Confidence Campaign Inches Closer to Objective

Byline: Sarah Martin

Posted: May 19, 2010

Leading with Confidence Video

Two women exit a building, piano music plays in the background as a yellowing photo of past Wilson graduates gather in front of Warfield Hall for a graduation ceremony. As a current picture shows, President Lorna Duphiney Edmundson begins speaking. The scenes alternate between past and current students. Students, professors, alumnae, trustees and campaign members add their voices and speak heartfelt opinions about Wilson. This eight minute and twenty-six second video provides a brief overview of the Leading with Confidence Campaign.

Objectives of the Campaign

This newest campaign aims to fund the Science Center, to provide opportunities for students to become globally knowledgeable, to support students financially that may have difficulties attending Wilson and to provide the best possible technology and retain qualified faculty and staff.

To begin a campaign college representatives send out a survey of needs, assessments and feasibility studies. The question included: what on campus requires attention, what should our goals and objectives be, do we have enough outside support, and what should we name the campaign and what should our logo be? Votes and surveys went to administrators, donors, community leaders, faculty/staff, alumnae and students.

New Logo

Carnegie Communications designed the logo for the campaign and from that logo designed the logo for the college. During an interview Pamela V. Lambert, Director of Development, explained that the new logo for the campus is part of the branding initiative. This brand helps people “pull a visual to mind” when thinking about the college. She used examples such as Kellogg’s Cereal, most people see the red K and think of cereal. Lambert says this “visual is a way to promote the college.”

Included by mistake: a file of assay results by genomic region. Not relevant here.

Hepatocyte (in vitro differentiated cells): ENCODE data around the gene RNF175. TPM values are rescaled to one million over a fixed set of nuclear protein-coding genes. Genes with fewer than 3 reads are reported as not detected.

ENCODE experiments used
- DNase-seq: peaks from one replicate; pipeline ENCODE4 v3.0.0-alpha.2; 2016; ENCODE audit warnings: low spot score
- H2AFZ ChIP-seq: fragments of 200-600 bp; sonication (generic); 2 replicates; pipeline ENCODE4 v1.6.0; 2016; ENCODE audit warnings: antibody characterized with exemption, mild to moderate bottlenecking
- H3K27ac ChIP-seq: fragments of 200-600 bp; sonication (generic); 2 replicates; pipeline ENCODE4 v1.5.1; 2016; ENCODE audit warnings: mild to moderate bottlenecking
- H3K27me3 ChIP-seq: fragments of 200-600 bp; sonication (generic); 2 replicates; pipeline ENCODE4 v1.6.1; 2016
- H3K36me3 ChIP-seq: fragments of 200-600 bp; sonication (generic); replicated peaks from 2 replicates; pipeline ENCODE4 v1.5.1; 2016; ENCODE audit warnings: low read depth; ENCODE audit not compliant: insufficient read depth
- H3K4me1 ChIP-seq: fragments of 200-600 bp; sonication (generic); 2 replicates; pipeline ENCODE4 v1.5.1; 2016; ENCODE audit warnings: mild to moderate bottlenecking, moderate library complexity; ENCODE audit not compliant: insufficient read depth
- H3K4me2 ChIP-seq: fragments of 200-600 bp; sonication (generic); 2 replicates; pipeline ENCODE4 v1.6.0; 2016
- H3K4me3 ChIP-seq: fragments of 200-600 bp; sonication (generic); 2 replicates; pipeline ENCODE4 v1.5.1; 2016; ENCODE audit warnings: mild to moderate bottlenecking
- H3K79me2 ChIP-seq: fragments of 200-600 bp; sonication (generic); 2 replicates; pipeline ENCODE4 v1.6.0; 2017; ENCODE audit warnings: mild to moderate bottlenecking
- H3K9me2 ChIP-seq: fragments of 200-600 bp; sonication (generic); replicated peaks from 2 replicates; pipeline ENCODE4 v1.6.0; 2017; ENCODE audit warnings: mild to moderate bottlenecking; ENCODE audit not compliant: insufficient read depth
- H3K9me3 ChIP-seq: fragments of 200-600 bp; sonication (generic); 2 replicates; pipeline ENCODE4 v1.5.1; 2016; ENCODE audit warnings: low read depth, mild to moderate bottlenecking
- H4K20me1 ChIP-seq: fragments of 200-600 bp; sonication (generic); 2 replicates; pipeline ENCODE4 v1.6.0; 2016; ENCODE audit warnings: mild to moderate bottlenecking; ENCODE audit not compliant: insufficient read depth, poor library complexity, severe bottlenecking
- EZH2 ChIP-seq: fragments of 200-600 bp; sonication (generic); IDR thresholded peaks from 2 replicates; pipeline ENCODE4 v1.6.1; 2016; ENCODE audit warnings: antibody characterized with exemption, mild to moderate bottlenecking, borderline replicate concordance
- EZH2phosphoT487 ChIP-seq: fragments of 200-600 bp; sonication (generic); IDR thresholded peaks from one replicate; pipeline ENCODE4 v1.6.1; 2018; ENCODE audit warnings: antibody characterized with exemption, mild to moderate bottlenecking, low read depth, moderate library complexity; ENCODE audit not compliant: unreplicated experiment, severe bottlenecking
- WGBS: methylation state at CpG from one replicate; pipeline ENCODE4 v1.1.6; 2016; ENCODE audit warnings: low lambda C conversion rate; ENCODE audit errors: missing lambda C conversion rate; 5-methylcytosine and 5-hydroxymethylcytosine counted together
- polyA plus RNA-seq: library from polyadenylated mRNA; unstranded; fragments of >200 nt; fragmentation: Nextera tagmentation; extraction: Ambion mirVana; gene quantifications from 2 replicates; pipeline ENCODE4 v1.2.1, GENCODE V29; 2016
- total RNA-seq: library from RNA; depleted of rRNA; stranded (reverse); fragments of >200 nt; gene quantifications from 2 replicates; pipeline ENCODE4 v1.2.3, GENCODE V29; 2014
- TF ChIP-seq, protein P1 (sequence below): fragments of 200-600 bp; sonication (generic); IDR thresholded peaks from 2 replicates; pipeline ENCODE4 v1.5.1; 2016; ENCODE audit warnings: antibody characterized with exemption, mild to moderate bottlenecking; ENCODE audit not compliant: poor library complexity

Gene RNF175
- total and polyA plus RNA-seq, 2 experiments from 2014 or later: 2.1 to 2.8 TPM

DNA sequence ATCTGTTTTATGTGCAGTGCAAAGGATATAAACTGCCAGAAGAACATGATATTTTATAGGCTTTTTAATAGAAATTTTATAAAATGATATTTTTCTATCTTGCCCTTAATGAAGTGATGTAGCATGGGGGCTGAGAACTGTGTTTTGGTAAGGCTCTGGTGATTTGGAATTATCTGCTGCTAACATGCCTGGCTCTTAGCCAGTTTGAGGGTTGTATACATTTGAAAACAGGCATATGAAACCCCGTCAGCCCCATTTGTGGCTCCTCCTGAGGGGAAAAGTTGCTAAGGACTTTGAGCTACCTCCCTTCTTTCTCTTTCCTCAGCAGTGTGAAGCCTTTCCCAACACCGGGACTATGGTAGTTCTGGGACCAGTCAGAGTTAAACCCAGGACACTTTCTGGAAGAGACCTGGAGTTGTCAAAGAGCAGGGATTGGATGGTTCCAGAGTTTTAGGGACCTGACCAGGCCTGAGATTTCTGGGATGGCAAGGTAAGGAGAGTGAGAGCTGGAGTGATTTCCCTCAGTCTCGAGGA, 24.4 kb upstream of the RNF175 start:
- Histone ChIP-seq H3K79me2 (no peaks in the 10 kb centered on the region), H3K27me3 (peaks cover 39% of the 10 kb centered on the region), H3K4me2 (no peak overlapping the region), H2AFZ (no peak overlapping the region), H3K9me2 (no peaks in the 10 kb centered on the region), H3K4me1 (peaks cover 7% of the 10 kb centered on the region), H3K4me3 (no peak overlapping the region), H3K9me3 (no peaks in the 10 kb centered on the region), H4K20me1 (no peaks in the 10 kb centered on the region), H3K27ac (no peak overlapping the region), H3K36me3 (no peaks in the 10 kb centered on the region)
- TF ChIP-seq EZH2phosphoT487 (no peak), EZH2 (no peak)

What the Campaign Raised so Far

By May 11, the campaign raised $41.5 million. A few donors include the Lenfests, the Appenzellars, Charles “C.Q.” Smith, the Henry Luce Foundation, the Wal-Mart Foundation and the Stabler Foundation. The main goal is to reach $45 million by the end of the campaign in December 2011.

Smaller Parts to the Whole

Smaller objectives break this amount down to parts. The first initiative is the Brooks Complex for Science, Mathematics, and Technology. 53% of students at Wilson major in a science. The campaign hoped to offset the cost of the building by trying to raise $25 million. The campaign has raised $28 million in this objective. The additional amount of money raised went to the purchase of various teaching materials. The Wal-Mart Foundation’s grant bought science equipment for aquatic life.

The second objective asked for $10 million for the Global Citizenship Initiative. This seeks to provide scholarships for travel abroad and fund cultural exchanges with students around the globe. Currently, students from 15 countries attend Wilson. This objective has received $300,000. In October 2009 the Henry Luce Foundation, based in New York City, provided a $25,000 grant to support this objective, especially in areas concerning Asia.

The next objective is the Wilson Fund, which hoped to raise $5 million. So far, it has received $3.5 million. The Wilson Fund is used as a day-to-day fund, as Lambert explains, it “helps bridge the gap” making sure equipment stays running. In emergencies in which a department is over its budget, such as in the snow removal this past year, the department could receive money from the Wilson Fund to help them. This keeps the tuition low, brings scholars and poets to campus and ultimately helps the entire camps community in many ways.

The last objective is Endowed Support for Faculty, Staff and Technology which hoped to raise $5 million. However, this objective has received no money. As the campaign website states, “This initiative will guarantee funding to upgrade technology on the campus and will ensure that we can continue to attract and retain the best faculty and staff to Wilson.” In addition, the campaign collected $3 million in restrictive gifts. These restrictive gifts go towards specific buildings, such as the library, specific departments, such as athletics and specific programs.

After this campaign is over campus administration will reevaluate the outcome and the objectives. Soon after a new campaign will launch, one in which Zufelt feels a few topics could include a new athletic building and a new or improved physical plant.

Last Updated: September 20, 2011

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